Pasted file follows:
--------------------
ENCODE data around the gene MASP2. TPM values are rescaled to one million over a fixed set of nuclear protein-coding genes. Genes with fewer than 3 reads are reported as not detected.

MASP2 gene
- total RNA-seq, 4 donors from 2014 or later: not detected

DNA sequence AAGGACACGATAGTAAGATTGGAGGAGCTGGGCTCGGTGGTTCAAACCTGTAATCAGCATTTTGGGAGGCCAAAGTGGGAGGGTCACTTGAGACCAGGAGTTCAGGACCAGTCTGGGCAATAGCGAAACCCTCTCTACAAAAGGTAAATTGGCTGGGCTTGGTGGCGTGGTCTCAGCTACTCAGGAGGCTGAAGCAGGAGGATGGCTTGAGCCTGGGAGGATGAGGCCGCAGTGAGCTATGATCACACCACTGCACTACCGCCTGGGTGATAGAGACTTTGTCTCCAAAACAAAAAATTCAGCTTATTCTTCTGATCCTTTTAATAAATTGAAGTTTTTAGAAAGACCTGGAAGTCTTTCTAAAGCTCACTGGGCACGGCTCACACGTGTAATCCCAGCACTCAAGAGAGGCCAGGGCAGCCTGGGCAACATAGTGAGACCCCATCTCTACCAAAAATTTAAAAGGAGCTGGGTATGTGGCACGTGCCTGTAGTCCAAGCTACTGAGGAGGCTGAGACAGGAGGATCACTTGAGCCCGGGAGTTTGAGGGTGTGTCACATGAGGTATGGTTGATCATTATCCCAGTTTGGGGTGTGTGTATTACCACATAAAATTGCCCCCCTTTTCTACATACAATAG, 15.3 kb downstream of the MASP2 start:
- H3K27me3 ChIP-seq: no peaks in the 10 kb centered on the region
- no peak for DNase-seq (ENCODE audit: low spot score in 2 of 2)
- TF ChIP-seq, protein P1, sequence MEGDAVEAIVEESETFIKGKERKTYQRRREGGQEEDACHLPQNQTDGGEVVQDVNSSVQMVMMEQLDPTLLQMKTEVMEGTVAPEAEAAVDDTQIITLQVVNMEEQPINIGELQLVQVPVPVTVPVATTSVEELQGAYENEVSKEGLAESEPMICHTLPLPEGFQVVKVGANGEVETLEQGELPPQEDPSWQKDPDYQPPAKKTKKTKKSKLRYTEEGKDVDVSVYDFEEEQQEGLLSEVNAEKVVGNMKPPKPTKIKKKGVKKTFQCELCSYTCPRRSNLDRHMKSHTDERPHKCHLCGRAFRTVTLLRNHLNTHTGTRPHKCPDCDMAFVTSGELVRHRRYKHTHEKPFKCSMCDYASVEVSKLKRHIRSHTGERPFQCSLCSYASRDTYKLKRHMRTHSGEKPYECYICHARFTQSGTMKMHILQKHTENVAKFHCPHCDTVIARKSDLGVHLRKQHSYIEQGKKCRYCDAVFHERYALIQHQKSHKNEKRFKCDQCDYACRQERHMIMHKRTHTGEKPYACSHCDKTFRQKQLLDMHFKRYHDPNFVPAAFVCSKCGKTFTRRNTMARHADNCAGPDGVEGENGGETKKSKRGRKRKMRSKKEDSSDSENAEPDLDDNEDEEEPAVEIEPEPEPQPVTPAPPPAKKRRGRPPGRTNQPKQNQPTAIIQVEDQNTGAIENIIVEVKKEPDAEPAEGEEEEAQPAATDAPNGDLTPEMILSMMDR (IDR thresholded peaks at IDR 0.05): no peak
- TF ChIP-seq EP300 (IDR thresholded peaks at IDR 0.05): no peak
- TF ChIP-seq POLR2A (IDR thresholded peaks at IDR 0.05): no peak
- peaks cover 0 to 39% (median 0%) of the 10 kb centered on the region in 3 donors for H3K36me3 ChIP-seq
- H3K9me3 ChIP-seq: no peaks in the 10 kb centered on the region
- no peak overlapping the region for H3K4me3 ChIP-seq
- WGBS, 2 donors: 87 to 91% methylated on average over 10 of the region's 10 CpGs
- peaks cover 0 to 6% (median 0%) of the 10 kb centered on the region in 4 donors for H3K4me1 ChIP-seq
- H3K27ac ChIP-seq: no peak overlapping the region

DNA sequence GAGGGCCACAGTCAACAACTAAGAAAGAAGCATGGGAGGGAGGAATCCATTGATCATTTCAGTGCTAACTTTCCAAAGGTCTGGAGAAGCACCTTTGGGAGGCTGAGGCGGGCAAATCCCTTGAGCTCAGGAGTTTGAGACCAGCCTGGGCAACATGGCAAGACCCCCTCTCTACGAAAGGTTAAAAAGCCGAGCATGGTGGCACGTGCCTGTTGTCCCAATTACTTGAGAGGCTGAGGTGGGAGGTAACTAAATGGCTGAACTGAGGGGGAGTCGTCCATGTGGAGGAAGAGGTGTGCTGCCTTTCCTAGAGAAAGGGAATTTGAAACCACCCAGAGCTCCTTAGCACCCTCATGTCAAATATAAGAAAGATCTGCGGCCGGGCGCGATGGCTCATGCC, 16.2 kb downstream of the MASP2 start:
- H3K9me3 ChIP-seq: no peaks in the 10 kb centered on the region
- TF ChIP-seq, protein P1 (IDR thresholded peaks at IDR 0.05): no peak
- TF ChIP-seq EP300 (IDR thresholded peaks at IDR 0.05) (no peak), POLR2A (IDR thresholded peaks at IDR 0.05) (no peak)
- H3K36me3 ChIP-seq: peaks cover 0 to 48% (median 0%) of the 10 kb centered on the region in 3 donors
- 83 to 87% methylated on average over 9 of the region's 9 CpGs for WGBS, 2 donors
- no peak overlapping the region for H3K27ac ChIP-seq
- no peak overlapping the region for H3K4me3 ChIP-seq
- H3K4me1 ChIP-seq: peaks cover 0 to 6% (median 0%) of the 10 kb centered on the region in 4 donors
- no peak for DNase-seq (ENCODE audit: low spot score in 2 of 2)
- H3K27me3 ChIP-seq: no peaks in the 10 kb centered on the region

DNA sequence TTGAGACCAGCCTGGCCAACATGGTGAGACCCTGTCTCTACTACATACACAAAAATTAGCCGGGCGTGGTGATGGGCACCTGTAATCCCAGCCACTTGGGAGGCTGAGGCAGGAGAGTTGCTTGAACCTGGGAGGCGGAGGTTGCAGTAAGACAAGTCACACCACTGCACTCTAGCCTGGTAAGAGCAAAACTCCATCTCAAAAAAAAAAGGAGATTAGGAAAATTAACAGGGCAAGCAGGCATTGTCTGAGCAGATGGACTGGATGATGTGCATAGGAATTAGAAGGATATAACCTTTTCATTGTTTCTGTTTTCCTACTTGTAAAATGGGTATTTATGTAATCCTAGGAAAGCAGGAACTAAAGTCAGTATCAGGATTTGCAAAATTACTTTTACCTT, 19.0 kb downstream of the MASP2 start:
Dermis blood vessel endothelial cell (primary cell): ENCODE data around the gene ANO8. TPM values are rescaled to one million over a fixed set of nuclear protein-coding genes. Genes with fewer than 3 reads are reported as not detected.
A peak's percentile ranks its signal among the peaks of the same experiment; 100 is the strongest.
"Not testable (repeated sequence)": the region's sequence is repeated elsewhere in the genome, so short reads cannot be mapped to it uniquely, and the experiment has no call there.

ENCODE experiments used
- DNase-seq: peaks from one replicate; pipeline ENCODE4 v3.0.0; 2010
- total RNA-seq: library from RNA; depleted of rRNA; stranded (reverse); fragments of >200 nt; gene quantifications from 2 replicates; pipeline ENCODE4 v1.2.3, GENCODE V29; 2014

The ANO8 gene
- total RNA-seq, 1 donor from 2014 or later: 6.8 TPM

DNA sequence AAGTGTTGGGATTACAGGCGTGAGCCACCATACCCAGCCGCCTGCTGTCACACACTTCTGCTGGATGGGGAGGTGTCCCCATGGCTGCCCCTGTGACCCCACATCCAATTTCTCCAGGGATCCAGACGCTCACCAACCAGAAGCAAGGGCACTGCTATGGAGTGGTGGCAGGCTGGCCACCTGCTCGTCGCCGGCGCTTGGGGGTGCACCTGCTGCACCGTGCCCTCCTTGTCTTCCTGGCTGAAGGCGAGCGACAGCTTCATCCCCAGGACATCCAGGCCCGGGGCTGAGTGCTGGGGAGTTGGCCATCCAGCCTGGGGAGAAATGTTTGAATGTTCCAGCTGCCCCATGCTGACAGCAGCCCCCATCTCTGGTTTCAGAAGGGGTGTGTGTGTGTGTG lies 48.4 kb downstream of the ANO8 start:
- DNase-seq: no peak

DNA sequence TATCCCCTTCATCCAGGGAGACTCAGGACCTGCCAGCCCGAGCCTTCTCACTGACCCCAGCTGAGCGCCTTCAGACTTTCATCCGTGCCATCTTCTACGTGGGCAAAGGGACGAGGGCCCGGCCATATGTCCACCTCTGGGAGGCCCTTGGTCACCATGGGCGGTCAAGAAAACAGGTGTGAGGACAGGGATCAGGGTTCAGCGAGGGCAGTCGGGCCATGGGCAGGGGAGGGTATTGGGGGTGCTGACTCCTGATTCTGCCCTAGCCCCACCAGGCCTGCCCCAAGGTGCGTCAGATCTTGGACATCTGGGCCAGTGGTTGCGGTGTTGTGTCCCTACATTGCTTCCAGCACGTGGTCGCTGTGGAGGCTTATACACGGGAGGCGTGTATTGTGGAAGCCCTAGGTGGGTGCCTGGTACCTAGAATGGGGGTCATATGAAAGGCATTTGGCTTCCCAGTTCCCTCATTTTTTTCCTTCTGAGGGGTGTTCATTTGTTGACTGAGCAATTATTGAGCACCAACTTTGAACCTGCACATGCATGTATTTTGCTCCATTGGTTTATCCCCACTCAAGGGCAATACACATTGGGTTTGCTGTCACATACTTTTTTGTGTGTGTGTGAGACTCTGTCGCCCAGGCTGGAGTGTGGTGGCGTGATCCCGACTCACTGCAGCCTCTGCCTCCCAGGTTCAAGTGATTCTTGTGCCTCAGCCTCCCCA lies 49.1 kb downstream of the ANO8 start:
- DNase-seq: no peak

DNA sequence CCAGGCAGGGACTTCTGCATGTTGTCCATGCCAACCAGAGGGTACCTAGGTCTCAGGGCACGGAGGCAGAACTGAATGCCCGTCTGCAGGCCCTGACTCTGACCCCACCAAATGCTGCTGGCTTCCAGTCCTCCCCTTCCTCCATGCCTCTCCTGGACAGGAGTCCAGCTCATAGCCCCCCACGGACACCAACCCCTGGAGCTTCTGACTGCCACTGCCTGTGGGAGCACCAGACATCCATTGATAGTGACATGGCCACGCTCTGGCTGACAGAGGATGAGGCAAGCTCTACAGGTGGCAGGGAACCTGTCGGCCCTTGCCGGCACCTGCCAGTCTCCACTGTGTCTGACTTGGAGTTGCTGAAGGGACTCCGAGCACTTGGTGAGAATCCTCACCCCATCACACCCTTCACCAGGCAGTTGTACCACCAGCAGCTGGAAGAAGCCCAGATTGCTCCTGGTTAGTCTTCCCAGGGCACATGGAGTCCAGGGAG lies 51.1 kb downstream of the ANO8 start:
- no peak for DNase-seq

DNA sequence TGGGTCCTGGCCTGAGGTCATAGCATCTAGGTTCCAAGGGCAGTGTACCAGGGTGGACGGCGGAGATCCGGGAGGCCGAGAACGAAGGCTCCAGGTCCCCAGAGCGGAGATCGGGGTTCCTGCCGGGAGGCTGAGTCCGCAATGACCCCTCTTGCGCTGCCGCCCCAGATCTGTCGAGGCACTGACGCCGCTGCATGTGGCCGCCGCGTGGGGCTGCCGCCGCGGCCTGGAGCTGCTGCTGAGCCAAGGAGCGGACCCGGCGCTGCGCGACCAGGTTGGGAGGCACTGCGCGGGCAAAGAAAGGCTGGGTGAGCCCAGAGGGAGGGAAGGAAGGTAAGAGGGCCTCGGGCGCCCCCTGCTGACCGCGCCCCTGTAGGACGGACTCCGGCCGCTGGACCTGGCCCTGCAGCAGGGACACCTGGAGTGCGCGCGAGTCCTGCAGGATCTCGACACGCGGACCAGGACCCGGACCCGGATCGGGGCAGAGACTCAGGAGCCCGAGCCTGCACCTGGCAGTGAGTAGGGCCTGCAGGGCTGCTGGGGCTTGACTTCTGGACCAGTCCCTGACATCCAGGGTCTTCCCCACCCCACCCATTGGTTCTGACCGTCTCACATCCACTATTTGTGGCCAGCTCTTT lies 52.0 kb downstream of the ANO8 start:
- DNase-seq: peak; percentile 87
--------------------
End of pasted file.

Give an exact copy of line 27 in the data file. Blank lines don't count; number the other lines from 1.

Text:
DNA sequence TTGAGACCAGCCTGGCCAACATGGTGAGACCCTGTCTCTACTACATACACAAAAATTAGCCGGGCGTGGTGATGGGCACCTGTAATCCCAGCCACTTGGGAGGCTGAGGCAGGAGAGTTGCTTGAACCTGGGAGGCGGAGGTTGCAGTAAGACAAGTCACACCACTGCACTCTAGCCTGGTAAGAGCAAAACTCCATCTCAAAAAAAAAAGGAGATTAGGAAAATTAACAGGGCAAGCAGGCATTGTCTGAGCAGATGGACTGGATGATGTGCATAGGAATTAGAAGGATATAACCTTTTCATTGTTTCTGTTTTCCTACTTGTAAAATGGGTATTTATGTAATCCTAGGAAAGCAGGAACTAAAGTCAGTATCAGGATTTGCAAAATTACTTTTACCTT, 19.0 kb downstream of the MASP2 start: